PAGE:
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Old 01-27-2009, 08:12 PM   #4
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Re: Soldering

Yeah, great stories to read. Its a heat transfer issue as Jeremy states. The Weller gun is
ok to use since it heats fast. Make sure the tip has some wet solder on it before applying heat to the Deans so the transfer can take place.
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Old 01-27-2009, 08:12 PM   #5
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Re: Soldering

You didn't say what your actual problem is. Are the parts not joining properly?

One of the most important things in haveing a good solder joint is to make absolutely sure both parts to be soldered together are CLEAN. Use fine sandpaper and clean the tongs of the dean's connector. Also your putting together two parts of much different size. Its important also to make sure the larger part, the deans, is hot enough when joining two together. Depending on the size/power of the Weller, I will assume a 100w, you may not be getting quite enough heat on the larger part, quickly enough and its oxidizing before its hot enough to accept the solder.

I really hate those big comberson tips on the Weller guns. I make my own tips using copper wire from 14-3 house wireing. Bend it in the same shape as the weller tip and install it on your gun. Its thinner and gets hotter than the weller tip and gets hotter faster. Dip the end of the tip into solder paste and then Tin the tip to about an inch back from the tip with solder before using it for the first time.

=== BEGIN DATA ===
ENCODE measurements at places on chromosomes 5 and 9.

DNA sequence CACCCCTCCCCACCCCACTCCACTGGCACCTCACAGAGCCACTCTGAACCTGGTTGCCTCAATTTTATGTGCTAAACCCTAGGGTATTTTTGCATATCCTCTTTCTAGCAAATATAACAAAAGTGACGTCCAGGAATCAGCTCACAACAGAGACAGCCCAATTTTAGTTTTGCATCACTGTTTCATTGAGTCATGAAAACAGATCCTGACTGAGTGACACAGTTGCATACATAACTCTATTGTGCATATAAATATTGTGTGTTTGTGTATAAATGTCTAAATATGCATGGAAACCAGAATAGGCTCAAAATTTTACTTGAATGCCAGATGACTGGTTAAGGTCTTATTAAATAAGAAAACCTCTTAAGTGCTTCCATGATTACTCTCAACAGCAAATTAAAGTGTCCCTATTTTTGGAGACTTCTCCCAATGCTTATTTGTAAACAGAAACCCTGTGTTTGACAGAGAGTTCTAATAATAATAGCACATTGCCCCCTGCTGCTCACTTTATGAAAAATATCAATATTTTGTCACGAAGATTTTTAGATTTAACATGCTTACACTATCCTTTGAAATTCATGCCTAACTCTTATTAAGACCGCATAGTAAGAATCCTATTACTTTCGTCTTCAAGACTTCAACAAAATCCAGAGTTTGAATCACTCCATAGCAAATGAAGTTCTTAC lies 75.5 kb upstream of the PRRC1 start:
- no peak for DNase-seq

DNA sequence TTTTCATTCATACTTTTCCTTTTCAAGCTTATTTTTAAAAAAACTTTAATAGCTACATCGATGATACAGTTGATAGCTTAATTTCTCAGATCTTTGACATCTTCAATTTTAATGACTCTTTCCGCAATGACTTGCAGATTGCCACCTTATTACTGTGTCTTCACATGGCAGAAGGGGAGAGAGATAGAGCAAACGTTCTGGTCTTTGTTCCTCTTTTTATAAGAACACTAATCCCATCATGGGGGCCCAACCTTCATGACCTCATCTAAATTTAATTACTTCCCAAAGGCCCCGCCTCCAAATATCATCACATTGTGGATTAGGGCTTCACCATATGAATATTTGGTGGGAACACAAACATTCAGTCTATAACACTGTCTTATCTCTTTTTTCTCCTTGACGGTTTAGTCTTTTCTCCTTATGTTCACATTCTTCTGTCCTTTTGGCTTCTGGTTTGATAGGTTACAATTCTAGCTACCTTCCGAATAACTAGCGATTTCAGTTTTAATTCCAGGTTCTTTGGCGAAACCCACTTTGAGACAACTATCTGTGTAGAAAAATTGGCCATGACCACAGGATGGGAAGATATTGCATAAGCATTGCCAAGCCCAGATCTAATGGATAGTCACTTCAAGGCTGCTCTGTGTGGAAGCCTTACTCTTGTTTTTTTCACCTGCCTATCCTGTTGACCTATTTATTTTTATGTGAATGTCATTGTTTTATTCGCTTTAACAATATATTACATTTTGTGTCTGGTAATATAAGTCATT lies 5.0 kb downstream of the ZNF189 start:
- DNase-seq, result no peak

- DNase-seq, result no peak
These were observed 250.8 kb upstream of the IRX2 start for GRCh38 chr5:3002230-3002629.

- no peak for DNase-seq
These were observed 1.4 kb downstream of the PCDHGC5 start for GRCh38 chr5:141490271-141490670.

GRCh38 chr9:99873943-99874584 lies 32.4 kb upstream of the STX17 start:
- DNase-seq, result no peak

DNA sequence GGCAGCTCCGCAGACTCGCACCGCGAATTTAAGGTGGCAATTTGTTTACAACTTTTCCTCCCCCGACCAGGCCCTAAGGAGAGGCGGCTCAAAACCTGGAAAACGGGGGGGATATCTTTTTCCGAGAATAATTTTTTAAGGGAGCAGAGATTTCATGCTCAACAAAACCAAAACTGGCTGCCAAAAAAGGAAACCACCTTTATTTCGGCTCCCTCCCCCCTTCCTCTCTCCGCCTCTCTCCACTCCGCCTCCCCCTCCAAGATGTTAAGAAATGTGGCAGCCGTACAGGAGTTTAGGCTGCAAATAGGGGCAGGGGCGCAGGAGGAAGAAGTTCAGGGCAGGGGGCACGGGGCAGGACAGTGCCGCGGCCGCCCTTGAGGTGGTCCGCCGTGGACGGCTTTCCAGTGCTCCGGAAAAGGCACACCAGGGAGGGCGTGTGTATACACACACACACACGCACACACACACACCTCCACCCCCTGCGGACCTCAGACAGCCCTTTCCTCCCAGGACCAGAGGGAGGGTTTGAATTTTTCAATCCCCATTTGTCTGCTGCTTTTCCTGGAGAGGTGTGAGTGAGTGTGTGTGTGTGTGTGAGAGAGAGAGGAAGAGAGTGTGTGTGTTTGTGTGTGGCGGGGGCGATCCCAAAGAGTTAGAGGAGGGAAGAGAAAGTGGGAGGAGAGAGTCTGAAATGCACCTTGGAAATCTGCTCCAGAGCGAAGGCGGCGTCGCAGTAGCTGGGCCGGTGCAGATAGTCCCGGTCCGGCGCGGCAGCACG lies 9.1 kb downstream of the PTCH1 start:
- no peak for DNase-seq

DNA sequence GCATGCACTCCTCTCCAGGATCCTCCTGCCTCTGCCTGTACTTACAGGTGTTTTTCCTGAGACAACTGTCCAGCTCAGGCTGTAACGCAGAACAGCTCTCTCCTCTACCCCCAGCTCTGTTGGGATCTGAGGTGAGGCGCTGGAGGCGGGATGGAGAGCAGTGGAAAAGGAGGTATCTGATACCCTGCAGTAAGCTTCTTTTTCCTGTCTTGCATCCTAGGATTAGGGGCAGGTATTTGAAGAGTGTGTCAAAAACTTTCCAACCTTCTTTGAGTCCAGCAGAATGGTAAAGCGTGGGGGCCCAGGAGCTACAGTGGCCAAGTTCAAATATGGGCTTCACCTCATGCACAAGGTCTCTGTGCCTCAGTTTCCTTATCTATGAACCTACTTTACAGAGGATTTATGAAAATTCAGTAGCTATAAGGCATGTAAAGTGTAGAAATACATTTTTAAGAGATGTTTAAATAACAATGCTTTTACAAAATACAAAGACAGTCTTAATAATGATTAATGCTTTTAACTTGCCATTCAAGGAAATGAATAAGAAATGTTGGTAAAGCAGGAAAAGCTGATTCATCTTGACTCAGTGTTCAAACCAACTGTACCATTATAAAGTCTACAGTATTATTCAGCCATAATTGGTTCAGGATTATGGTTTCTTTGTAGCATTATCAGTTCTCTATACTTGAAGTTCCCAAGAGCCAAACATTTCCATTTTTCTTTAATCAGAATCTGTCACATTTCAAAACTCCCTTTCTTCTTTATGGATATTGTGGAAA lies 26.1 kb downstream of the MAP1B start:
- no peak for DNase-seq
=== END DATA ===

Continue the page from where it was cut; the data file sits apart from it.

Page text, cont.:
You will find they don't last as long as the Weller tip but who cares, they're cheep and they work better, for me anyway. Give it a try, you may find it works much better for you.

Personally, I like to use just a bit of solder paste on the parts to be joined, which helps greatly to keep the parts from oxidizing before the solder is applied. Hold the gun on the deans until the paste really starts to bubble, then you know you just about have the correct heat. Push the solder against the tip of the gun and let it flow over the two parts and you should get a good solid join!

A proper join should be slightly shinny when complete. IF its a dullish grey, then you didn't have enough heat!

All else failing, you may need to get yourself a Weller or similar solder gun with a higher wattage, perhaps a 140w or even a 200w gun!

Hope some of this info is able to help you. All the best my friend!

PS: Some of this info is a repeat of the previous posts. The next three posts after your were NOT there when I started typing my post. Thats what I get for being so darn long winded.
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Last edited by Gary Maker; 01-27-2009 at 08:16 PM.
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Old 01-27-2009, 08:16 PM   #6
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Re: Soldering

Originally Posted by hifly2104 View Post
I am using a Weller gun type soldering gun with a regular size tip. Is the gun the problem to big for this application.Should I be using a different type of iron
The gun is the problem. The tips don't have enough thermal mass - the heat bleeds away too quickly to do a decent job. The only use I've found for mine is to prebend some solid #14 awg wire into the shape you need for making servo pockets in foam.